breeding for beef

Help Support CattleToday:

A

Anonymous

hello all,

I am interested in getting into the business of breeding cattle for beef. I would like to start out very small, one bull and a couple of heifers with calves on their side. I work for someone in the restaurant and catering business and would like to breed for high quality beef, Angus and preferably Wagyu which seems to be fairly rare (wagyu). I have bred and raised quarter horses but I understand that cattle can be entirely different. I would like to produce them as feeder cattle. I don't have much land, only 27 acres in the southeast area. It is a warm climate and I hear that the warm weather isn't good for feeder cattle, they tend to not want to eat, is that true?. I would like to get some opinions on the economics of this endeavor. I am not really looking to take them to a sale for profit unless the quality of the carcass is not good enough to keep. I also don't know if it is wise to start out with a bull or just buy some heifers and AI them until I get going. How much beef would I get out of an average cow that can be used for selective cuts?
I am sorry if these questions sound a bit ridiculous but I am very green at this and I have to start somewhere : )

Thanks for any insight offered!!
 
OP
A

Anonymous

1000# cow = 350# of retail cuts in the case. A packing house won't waste a thing tho.
 

MrBilly

Well-known member
Joined
Jan 11, 2004
Messages
617
Reaction score
0
Location
Mid-Georgia
I don't think I would get a bull. You can lease them, which I do not like since who knows what diseases they may carry? AI is realtively cheap and there is no up keep of another animal that is only used for a couple months, but you are looking at not getting all bred the first time by AI even in the best hands.

You are looking at 32-36% of live wt as retail product that is boneless and with 1/4inch fat trim.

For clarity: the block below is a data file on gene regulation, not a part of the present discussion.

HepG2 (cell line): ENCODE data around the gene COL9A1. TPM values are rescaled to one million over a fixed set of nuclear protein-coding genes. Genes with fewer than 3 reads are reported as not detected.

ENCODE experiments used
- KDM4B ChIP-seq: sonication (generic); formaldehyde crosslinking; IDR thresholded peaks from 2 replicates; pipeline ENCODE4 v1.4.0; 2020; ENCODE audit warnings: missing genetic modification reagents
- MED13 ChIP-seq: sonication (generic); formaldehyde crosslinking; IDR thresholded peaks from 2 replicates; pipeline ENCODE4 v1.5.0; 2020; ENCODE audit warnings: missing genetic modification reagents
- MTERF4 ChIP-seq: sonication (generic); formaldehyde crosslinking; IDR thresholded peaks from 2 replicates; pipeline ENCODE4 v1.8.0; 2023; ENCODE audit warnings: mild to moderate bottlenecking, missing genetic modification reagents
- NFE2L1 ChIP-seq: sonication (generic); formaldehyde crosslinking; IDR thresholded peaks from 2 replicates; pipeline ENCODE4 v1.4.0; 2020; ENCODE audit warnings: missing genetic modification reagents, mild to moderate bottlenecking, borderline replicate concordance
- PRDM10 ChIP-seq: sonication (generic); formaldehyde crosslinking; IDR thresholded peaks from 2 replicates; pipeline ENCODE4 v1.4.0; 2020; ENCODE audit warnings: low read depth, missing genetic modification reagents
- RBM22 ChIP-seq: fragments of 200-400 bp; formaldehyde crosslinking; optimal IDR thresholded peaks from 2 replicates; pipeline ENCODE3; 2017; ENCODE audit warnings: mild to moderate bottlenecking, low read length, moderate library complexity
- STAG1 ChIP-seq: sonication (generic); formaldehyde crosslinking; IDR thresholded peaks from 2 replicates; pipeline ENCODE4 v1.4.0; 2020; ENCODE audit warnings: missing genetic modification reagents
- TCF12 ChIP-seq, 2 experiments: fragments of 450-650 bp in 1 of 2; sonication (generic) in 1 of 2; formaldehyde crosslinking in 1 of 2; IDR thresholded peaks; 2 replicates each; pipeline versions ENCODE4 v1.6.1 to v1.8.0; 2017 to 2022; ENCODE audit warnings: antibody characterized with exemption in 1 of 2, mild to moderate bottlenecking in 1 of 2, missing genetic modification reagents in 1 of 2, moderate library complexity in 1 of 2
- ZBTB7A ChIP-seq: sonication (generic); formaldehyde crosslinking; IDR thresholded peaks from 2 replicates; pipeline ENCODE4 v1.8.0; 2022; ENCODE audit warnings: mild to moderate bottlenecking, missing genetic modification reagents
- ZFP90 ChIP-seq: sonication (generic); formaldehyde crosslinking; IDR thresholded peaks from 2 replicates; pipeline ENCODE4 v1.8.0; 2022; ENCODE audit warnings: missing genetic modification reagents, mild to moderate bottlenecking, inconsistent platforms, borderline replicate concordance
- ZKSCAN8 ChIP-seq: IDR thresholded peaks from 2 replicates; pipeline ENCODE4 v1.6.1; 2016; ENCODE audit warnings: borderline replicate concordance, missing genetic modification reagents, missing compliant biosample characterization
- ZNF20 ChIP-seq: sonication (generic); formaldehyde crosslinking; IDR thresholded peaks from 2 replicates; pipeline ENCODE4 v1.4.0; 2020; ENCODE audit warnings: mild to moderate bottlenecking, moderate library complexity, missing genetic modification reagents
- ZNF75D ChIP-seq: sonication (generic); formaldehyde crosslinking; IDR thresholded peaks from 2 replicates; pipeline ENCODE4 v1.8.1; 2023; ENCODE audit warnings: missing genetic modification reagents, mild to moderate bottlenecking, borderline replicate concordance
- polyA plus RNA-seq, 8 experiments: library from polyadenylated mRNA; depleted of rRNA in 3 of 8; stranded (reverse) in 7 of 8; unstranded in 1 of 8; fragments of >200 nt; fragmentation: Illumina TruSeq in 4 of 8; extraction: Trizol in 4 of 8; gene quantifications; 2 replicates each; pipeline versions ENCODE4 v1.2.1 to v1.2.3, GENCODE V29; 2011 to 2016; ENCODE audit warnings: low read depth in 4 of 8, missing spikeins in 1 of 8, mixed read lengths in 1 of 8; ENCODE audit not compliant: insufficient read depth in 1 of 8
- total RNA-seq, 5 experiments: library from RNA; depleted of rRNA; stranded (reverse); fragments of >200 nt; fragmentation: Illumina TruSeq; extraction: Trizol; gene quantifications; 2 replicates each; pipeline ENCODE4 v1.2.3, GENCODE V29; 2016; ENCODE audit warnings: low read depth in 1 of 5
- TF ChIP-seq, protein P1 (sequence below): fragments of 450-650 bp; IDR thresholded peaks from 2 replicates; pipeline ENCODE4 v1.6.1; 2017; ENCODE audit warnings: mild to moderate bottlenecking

As for the cows, try to get the best ones you can and with Angus you can look up their data as to carcass quality. Since you want to sell the meat, you want the most retail product, rib eye and we like to get those that will marble well. Similarly, with Angus and other breeds you can select AI sires based on the carcass merit you want by studying the EPDs on the breed website.

Takes about 15 months from birth to slaughter, so you will need to watch the number of cattle you have on your limited acreage. We grain fed our yearlings for slaughter starting in the fall and try to finish in the spring before it gets too hot. In our hands it takes about six months of grain feeding to get them finished the way we want them. Trying to feed in the summer is a very slow process, since they tend to eat less.

Good Luck. :cboy:

Billy
 
OP
A

Anonymous

Thanks for the info!
I agree it is probably best to lease the bull in my situation. Although, I will keep in mind to have it vet checked for disease first, if that is possible.
What are the general rates to lease a bull for the breeding season?
Is there a website available that will let me view a contract aggreement beforehand?

MrBilly":3rx4jocv said:
I don't think I would get a bull. You can lease them, which I do not like since who knows what diseases they may carry? AI is realtively cheap and there is no up keep of another animal that is only used for a couple months, but you are looking at not getting all bred the first time by AI even in the best hands.

You are looking at 32-36% of live wt as retail product that is boneless and with 1/4inch fat trim.

As for the cows, try to get the best ones you can and with Angus you can look up their data as to carcass quality. Since you want to sell the meat, you want the most retail product, rib eye and we like to get those that will marble well. Similarly, with Angus and other breeds you can select AI sires based on the carcass merit you want by studying the EPDs on the breed website.

Takes about 15 months from birth to slaughter, so you will need to watch the number of cattle you have on your limited acreage. We grain fed our yearlings for slaughter starting in the fall and try to finish in the spring before it gets too hot. In our hands it takes about six months of grain feeding to get them finished the way we want them. Trying to feed in the summer is a very slow process, since they tend to eat less.

Good Luck. :cboy:

Billy
 

Latest posts

Top